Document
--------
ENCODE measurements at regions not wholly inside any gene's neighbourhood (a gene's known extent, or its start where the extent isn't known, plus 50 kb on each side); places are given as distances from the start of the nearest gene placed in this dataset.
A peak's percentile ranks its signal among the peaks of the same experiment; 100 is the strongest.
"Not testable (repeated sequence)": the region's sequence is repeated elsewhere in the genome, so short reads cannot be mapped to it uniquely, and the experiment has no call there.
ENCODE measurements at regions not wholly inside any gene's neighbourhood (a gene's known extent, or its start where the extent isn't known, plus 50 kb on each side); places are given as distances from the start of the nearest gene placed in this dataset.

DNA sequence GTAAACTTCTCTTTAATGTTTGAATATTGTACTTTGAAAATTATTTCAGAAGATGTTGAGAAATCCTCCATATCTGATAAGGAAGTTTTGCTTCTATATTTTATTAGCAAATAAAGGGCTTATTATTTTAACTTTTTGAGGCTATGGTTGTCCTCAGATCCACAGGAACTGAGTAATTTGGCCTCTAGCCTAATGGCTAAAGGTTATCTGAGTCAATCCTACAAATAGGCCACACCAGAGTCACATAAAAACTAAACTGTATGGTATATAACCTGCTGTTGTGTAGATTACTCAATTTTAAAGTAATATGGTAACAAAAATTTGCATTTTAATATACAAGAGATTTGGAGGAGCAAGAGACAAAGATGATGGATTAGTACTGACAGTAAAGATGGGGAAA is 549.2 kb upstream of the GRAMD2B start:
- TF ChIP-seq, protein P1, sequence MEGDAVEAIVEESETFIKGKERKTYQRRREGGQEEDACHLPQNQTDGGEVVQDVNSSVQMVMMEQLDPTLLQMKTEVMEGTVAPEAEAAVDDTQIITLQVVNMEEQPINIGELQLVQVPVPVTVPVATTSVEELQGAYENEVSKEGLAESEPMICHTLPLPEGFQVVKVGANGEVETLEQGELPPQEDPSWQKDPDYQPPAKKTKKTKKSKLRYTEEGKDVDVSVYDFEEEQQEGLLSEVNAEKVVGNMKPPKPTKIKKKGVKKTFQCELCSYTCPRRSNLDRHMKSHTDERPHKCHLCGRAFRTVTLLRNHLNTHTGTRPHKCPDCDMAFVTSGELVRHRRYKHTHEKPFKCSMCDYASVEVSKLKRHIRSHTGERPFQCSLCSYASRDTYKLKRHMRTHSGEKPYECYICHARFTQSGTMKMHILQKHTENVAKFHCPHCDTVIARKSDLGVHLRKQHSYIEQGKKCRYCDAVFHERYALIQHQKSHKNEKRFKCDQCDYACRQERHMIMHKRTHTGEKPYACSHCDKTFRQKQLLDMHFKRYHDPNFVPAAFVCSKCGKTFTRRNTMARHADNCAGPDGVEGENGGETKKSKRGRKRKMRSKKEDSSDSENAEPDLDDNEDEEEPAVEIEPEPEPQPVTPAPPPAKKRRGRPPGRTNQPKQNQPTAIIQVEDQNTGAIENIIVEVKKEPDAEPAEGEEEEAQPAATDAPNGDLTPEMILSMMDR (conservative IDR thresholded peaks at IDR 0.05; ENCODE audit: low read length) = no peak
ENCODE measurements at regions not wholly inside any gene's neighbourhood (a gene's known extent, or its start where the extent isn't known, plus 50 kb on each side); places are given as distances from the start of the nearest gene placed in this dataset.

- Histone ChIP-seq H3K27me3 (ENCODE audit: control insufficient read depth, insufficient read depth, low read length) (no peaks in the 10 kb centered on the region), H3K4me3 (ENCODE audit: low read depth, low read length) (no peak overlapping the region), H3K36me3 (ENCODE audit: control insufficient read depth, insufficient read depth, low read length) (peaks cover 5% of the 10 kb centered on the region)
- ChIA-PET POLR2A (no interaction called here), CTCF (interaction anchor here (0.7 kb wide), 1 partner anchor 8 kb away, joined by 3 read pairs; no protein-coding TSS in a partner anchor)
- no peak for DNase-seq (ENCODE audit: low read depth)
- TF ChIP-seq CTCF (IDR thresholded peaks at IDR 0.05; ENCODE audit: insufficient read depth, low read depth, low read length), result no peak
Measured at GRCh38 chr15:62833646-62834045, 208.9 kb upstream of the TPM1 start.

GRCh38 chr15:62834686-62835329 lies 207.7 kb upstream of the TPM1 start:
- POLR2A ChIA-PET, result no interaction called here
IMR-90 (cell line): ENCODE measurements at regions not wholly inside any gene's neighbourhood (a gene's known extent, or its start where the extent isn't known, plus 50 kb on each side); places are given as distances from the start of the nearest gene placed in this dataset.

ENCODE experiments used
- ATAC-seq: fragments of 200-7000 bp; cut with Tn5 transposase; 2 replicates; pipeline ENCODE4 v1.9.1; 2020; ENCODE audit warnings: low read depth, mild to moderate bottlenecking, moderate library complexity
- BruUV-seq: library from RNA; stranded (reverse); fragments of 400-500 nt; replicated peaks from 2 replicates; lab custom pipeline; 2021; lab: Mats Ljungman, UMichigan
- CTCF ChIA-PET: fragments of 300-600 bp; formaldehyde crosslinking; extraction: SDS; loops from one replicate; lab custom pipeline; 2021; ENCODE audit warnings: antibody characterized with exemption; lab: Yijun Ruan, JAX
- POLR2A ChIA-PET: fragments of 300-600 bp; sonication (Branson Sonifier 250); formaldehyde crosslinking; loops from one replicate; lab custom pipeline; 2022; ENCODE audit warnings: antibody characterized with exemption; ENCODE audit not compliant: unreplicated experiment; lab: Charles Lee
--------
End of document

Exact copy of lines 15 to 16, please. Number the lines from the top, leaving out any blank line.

IMR-90 (cell line): ENCODE measurements at regions not wholly inside any gene's neighbourhood (a gene's known extent, or its start where the extent isn't known, plus 50 kb on each side); places are given as distances from the start of the nearest gene placed in this dataset.

ENCODE experiments used